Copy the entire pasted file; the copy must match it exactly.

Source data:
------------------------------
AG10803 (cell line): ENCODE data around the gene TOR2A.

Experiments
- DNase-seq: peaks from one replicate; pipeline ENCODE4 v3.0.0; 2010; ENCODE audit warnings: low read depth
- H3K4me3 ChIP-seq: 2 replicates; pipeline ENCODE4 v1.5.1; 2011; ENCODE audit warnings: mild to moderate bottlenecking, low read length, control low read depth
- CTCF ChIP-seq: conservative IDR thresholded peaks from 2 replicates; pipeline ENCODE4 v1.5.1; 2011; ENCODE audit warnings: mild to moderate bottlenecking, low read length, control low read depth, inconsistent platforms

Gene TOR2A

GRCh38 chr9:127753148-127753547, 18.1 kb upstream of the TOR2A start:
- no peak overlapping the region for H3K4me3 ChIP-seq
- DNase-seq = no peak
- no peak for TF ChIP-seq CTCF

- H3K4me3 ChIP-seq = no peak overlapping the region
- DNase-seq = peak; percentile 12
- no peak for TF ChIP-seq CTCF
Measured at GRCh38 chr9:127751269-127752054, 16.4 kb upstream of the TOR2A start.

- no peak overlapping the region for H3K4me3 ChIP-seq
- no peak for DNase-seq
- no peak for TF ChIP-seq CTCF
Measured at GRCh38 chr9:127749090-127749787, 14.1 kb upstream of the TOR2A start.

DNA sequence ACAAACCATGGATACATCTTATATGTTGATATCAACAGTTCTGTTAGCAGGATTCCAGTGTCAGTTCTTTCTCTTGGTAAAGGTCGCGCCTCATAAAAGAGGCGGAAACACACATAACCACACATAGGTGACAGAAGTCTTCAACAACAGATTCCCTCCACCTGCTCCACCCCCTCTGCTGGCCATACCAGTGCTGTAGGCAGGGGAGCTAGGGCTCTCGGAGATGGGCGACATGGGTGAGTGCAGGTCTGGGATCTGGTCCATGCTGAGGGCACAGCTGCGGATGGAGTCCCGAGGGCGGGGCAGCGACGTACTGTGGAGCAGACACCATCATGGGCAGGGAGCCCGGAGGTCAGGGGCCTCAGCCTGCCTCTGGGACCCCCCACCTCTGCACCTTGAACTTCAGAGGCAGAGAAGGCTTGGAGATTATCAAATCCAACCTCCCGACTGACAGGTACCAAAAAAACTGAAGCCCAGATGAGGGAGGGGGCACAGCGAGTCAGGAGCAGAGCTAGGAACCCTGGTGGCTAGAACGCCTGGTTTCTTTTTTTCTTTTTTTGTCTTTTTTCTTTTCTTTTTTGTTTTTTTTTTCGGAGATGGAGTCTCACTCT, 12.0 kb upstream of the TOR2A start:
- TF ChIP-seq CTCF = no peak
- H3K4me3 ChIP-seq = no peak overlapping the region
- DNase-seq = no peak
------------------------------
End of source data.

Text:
AG10803 (cell line): ENCODE data around the gene TOR2A.

Experiments
- DNase-seq: peaks from one replicate; pipeline ENCODE4 v3.0.0; 2010; ENCODE audit warnings: low read depth
- H3K4me3 ChIP-seq: 2 replicates; pipeline ENCODE4 v1.5.1; 2011; ENCODE audit warnings: mild to moderate bottlenecking, low read length, control low read depth
- CTCF ChIP-seq: conservative IDR thresholded peaks from 2 replicates; pipeline ENCODE4 v1.5.1; 2011; ENCODE audit warnings: mild to moderate bottlenecking, low read length, control low read depth, inconsistent platforms

Gene TOR2A

GRCh38 chr9:127753148-127753547, 18.1 kb upstream of the TOR2A start:
- no peak overlapping the region for H3K4me3 ChIP-seq
- DNase-seq = no peak
- no peak for TF ChIP-seq CTCF

- H3K4me3 ChIP-seq = no peak overlapping the region
- DNase-seq = peak; percentile 12
- no peak for TF ChIP-seq CTCF
Measured at GRCh38 chr9:127751269-127752054, 16.4 kb upstream of the TOR2A start.

- no peak overlapping the region for H3K4me3 ChIP-seq
- no peak for DNase-seq
- no peak for TF ChIP-seq CTCF
Measured at GRCh38 chr9:127749090-127749787, 14.1 kb upstream of the TOR2A start.

DNA sequence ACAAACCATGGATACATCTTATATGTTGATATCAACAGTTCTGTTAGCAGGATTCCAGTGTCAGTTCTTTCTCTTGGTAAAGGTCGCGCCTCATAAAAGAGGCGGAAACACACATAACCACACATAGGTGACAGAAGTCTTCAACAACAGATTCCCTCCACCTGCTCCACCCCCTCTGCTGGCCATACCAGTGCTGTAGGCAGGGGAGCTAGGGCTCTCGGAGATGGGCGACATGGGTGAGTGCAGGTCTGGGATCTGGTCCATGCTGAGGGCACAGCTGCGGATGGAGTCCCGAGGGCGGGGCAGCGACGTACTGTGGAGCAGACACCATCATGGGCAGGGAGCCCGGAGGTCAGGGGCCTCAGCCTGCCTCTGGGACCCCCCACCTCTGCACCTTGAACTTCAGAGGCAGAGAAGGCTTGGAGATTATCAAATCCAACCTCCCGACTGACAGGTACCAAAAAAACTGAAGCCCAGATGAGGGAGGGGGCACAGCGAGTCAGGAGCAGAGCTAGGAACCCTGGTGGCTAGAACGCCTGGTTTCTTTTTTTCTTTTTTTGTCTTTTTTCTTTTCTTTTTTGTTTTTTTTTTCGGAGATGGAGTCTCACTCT, 12.0 kb upstream of the TOR2A start:
- TF ChIP-seq CTCF = no peak
- H3K4me3 ChIP-seq = no peak overlapping the region
- DNase-seq = no peak